A wild scuffle began as journalists tried to interview, photograph and protect her. Several journalists were punched, kicked and knocked down by the security forces, working in tandem with people who until then had appeared to be hotel staff members. Security officials destroyed a CNN video camera and seized a device that a Financial Times reporter had used to record her testimony. A plainclothes security officer pulled out a revolver.

Two members of the hotel staff grabbed table knives to threaten Ms. Obeidy and the journalists.

Regardless of whether the claims turn out to be true or false, this behavior reflects poorly on the Libyan people. Much of the world believes in free speech, and victims’ rights. By not allowing this woman to speak, it gives the impression of even greater guilt. And it violates her all over again.

I can’t believe that hotel staff and others acted so… disgustingly. Disgraceful.

March 29 UPDATE: Libyan Woman Is Sued Over Rape Accusation

“Oh, yeah, they have filed a case,” the spokesman, Musa Ibrahim said. “The boys who she accused of rape are bringing a case because it is a very grave offense to accuse someone of a sexual crime.”

Mr. Ibrahim initially described her as drunk and potentially delusional. Then, later on Saturday, he called her sober and sane. And on Sunday he termed her a prostitute and a thief.

He said that her case against the men had been dropped because she refused to submit to a medical examination, and he reiterated a promise that she would be offered a chance to speak again to the press.

Art Exhibit Stirs Up the Ghosts of Zimbabwe’s Past

“It is only when nations grapple with their past, in its reality, not as a biased fiction, that they can start to deal with that past,” Mr. Coltart said in a lecture delivered above Mr. Maseko’s show.

“We live in a society where we’re so afraid, even of our own shadows,” he said. “To create democratic space in a society like ours, we have to deal with fear.”

Shanghai Schools’ Approach Pushes Students to Top of Tests

One by one, a series of students at this medium-size public school raised their hands. When Ms. Li called on them, they each stood politely by their desks and usually answered correctly. They returned to their seats only when she told them to sit down.

Successful or not in China, this is not the kind of classroom I want to have, and this is not what our kids want. This doesn’t sound like fun for the teacher or students. Sure, discipline problems aren’t fun either… but this is just too boring to think about. If I wanted a boring job, I wouldn’t be going back to school to be a teacher - I’d just stay with what I’ve got.

The Shanghai students performed well, experts say, for the same reason students from other parts of Asia — including South Korea, Singapore and Hong Kong — do: Their education systems are steeped in discipline, rote learning and obsessive test preparation.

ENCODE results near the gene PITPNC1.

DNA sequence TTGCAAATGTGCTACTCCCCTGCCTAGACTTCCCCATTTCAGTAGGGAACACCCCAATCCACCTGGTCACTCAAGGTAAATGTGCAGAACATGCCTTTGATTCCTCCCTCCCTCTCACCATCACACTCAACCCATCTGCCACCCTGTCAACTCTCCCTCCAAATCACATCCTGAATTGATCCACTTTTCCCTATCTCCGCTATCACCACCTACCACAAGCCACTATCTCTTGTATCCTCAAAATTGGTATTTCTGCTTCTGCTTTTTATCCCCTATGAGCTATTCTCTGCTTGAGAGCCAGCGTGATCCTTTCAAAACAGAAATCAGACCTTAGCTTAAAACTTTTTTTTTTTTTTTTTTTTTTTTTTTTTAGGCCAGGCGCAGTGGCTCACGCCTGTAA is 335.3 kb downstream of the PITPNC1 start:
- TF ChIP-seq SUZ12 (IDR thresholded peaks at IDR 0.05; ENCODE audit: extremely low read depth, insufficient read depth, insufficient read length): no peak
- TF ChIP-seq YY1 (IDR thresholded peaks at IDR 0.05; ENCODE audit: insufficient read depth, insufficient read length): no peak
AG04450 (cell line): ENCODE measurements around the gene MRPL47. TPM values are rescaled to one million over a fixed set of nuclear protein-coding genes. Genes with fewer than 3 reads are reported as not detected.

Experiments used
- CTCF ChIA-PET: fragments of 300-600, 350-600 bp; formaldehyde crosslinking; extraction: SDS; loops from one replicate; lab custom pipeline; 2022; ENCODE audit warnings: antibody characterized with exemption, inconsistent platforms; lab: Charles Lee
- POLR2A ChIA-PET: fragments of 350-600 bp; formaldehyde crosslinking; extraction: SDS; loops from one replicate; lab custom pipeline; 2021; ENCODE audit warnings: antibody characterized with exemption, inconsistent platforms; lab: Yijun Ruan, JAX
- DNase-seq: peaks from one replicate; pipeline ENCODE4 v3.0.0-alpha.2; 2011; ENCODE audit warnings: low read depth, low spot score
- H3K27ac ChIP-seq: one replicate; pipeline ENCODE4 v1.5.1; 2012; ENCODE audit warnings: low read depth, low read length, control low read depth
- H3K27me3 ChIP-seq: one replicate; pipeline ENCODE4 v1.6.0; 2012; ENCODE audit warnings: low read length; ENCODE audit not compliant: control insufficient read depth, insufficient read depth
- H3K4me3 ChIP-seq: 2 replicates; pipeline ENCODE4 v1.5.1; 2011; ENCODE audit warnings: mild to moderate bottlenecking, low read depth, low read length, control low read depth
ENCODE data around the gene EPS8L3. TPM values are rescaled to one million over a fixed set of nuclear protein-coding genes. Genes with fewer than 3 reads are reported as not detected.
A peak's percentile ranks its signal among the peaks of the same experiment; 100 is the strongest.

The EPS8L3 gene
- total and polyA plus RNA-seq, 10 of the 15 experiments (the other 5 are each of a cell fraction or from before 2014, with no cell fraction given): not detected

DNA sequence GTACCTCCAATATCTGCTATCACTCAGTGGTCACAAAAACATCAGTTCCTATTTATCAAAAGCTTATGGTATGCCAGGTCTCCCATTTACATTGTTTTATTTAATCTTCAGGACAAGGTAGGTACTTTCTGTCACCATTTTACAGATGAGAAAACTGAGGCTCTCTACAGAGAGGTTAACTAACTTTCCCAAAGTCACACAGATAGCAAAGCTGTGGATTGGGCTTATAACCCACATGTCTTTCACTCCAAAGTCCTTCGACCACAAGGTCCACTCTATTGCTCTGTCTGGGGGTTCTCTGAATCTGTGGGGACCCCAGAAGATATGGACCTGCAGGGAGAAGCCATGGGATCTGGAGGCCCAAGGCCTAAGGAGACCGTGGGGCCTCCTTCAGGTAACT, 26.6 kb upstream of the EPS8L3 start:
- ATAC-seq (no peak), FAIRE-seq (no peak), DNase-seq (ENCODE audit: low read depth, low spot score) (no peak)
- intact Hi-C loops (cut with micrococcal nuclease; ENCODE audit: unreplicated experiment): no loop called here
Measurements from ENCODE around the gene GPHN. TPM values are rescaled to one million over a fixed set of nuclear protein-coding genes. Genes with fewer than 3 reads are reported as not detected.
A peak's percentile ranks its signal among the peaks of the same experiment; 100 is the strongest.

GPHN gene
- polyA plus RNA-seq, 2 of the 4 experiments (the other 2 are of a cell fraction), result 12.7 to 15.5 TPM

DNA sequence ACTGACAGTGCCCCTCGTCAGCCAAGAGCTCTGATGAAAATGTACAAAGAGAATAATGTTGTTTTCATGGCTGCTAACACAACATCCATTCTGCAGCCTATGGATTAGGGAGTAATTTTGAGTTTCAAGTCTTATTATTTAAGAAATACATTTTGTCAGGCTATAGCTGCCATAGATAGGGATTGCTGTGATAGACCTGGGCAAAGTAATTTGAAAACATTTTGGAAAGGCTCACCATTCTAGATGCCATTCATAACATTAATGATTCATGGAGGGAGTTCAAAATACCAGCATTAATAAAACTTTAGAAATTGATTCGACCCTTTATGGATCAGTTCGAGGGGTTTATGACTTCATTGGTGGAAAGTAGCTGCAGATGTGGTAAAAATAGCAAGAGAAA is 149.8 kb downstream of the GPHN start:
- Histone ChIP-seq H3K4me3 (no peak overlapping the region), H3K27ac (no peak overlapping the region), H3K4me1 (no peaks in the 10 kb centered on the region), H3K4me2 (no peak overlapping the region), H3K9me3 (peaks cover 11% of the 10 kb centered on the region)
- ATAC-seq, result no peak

Public school students in Shanghai often remain at school until 4 p.m., watch very little television and are restricted by Chinese law from working before the age of 16.

In an interview, Mr. Jiang said Chinese schools emphasized testing too much, and produced students who lacked curiosity and the ability to think critically or independently.

“It creates very narrow-minded students,” he said. “But what China needs now is entrepreneurs and innovators.”

This is a common complaint in China. Educators say an emphasis on standardized tests is partly to blame for the shortage of innovative start-ups in China. And executives at global companies operating here say they have difficulty finding middle managers who can think creatively and solve problems.

We’ve Only Got America A

When Britain went into decline as the globe’s stabilizing power, America was right there, ready to pick up the role. Even with all our imperfections and mistakes, the world has been a better place for it. If America goes weak, though, and cannot project power the way it has, your kids won’t just grow up in a different America. They will grow up in a different world. You will not like who picks up the pieces.

The Value of Higher Education Made Literal

That opportunity — to stroll into a world from which he might otherwise have been barred by class and a lack of funds — is not likely to be extended to young men and women in England today….

It hardly need be said that under this scheme the arts and the humanities (and most of the social sciences) will be the losers: the model of rational economic (as opposed to educational) choice does not encourage investment in medieval allegory or modern poetry or Greek history.

The confidence in consumer choice as a means of identifying value will be supplemented (one might say weakened) by a state subsidy that will ensure that the proper values — technological and scientific — are nourished and make it even more likely that other values, associated with art, literature, philosophy, history, anthropology, political science, etc., are not.